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Tom Hammond didn't want to get a promotion this way. He's spent his 13-year career at NBC staying in the background, making analysts like Cris Collinsworth, Bob Trumpy and now Jim Kelly look good.

That all changed 10 days ago when Hammond was named to replace the disgraced Marv Albert as the network's No. 2 football play-by-play man.

Generally, the visibility of No. 2 men isn't that high. But replacing Albert certainly means Hammond is going to get extra attention.

Last week, Time magazine called Hammond one of the week's three winners, saying: "He's not exactly a household name, but somebody at NBC has to inherit Marv's air time."

"First of all, it is a bit distasteful to gain advantage by someone else's misfortune," Hammond said in a telephone interview this week. "Even though I had nothing to do with any of that. It still is not the most ideal of circumstances."

Hammond discussed the circumstances of his promotion with NBC Sports President Dick Ebersol. "He said, 'You shouldn't feel that way at all because you've earned it.' I appreciated that.

"I have no sense of replacing Marv, I'm certainly not trying to be Marv or to live up to him. I'm my own way. Whether I'm known or not known, I have credentials."

His partner of five weeks, Kelly, has been kidding Hammond about being deserted.

"He's been very good-natured about it," said Hammond, who works his final game with Kelly on Sunday when the Bills visit the New England Patriots. Hammond's new partner, Randy Cross, also is part of NBC's three-man team Sunday.

Hammond might not be that well-known to the nation's viewers, but he certainly is well-known by NBC broadcasters.

He has worked alongside Collinsworth and Trumpy, as well as a long line of failed analysts including Joe Namath, Sam Rutigliano, Reggie Rucker, Dave Rowe, Bob Kuechenberg and Dave Casper.

He has worked the prestigious track and field events in the Olympics and been the host of the Breeders' Cup. He has refereed the squabbles between NBA announcers Bill Walton and Steve Jones.

In short, he can do it all. Except attract attention.

"I don't seek the limelight," said the 52-year-old native of Lexington, Ky. "I'm not a show biz kind of guy."

He still lives in Lexington, having left only for one collegiate year at LSU to play tight end for the freshman football team. After being injured, he transferred to the University of Kentucky, graduating in 1967 with a major in equine genetics and reproductive physiology. He planned a career in thoroughbred horse racing and even worked one summer in Fort Erie.

He fell into broadcasting by accident. While he was in graduate school, a friend of his needed a replacement to host a daily 15-minute radio show devoted to horse racing results.

"I said, 'I can do that,' " Hammond said. He did it for $35 a week and eventually parlayed it into a nightly sports talk show and play-by-play position for high school sports. He rose to news director and program director, quit graduate school and got a job in 1969 at the NBC affiliate in Lexington.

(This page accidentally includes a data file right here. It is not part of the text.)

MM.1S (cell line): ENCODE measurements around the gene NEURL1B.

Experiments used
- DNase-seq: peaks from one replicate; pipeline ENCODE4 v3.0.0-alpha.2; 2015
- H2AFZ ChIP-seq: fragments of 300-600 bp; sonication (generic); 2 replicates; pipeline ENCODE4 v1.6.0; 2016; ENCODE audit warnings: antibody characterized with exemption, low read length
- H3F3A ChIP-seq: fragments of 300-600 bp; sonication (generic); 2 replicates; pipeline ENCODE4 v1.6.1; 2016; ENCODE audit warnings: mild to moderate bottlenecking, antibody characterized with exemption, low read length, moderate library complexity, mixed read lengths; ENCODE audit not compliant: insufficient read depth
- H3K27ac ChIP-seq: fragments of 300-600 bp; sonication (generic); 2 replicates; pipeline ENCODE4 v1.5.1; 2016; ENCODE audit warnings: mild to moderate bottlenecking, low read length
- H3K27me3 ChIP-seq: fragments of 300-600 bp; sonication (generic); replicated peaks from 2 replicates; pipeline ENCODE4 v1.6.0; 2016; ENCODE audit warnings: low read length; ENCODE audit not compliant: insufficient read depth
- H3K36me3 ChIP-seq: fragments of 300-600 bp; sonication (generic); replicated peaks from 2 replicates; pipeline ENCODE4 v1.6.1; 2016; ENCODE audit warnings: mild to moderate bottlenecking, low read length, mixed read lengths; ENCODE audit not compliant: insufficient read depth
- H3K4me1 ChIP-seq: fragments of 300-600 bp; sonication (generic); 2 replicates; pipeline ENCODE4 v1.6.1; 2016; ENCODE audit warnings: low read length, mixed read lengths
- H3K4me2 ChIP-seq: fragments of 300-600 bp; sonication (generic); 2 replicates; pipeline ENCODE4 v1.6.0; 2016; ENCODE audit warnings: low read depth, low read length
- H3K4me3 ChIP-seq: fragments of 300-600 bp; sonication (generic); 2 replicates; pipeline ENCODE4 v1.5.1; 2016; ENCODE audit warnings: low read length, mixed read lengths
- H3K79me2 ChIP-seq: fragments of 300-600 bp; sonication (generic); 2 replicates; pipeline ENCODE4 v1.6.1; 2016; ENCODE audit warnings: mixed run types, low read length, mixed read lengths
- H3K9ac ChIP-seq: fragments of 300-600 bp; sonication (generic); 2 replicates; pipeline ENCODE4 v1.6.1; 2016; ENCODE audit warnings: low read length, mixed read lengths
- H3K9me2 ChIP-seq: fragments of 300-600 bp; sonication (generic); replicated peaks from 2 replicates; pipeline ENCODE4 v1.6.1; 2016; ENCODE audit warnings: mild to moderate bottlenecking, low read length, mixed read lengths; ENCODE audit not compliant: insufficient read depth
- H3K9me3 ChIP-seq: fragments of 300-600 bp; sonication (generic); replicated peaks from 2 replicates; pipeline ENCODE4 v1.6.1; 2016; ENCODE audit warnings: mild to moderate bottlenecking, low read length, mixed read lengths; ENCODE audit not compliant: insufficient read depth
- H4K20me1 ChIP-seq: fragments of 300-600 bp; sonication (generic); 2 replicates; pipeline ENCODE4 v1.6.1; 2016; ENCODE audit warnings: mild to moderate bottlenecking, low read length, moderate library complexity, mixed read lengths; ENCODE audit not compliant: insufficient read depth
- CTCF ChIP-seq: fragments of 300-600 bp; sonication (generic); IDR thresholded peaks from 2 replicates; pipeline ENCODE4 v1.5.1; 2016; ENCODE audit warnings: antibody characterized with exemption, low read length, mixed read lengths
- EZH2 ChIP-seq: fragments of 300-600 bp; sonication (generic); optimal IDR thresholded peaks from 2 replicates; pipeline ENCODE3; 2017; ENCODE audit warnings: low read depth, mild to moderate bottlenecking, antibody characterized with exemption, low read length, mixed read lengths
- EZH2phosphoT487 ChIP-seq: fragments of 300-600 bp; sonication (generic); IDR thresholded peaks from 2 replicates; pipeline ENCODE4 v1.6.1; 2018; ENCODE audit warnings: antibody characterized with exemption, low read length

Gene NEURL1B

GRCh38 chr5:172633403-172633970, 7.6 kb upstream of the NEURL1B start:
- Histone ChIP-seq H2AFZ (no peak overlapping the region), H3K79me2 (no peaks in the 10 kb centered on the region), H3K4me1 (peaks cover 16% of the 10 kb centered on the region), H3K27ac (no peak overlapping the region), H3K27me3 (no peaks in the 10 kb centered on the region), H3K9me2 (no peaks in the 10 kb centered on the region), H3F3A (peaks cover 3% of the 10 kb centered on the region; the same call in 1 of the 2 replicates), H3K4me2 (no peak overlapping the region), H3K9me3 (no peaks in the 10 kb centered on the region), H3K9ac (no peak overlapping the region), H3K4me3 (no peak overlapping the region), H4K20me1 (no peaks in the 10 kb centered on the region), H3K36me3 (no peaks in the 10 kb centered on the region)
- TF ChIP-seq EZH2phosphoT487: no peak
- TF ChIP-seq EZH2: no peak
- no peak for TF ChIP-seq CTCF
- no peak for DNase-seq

He didn't want to play the big market television game of musical chairs and ended up being an announcer for Keeneland horse sales. He did auctions in 16 states, making more money than in broadcasting, and free-lance work for NBC.

When Southeastern Conference basketball games began to be syndicated in the 1980s, Hammond got a job as play-by-play man, with help from University of Kentucky coach Joe B. Hall, players and congressmen from his home state.

"The only tape I had to show them was from Transylvania University basketball," Hammond said.

He joined NBC in 1983 as a roving reporter for the first Breeders' Cup. During one controversial race, the jockeys sought him out for interviews instead of the announcers hired for that job. NBC executives took notice.

"Mike Weisman (the former executive producer of NBC Sports) said, 'We didn't really realize we had a broadcaster on our hands; would you be interested in doing other things?' "

That's when he began working on other sports, though he never became a household name.

"I pride myself on being a team player," Hammond said. "If I'm working with Jim Kelly and need to do more and play a real dominant role in the telecast, I can do that. If I'm working with Cris Collinsworth and he needs a set-up man and someone who makes the whole thing run smoothly, I'm willing to do that."

Collinsworth calls him the voice of reason. And Hammond has a great voice, without a trace of a Kentucky accent.

Hammond doesn't think his work on the NFL will have any bearing on whether he is promoted to NBC's No. 1 NBA team now that Albert is history.

"They might bring in someone else or they might move Greg Gumbel up," Hammond said. "The least likely scene would be to move me to No. 1."

Being a horse racing expert, however, Hammond realizes that long shots do come in.

Kremer keeping up with Smith

ESPN's Andrea Kremer traveled to Alabama, Houston, Mississippi and Orchard Park for an extensive piece on Bills rookie back Antowain Smith that will run during Sunday's NFL Countdown.

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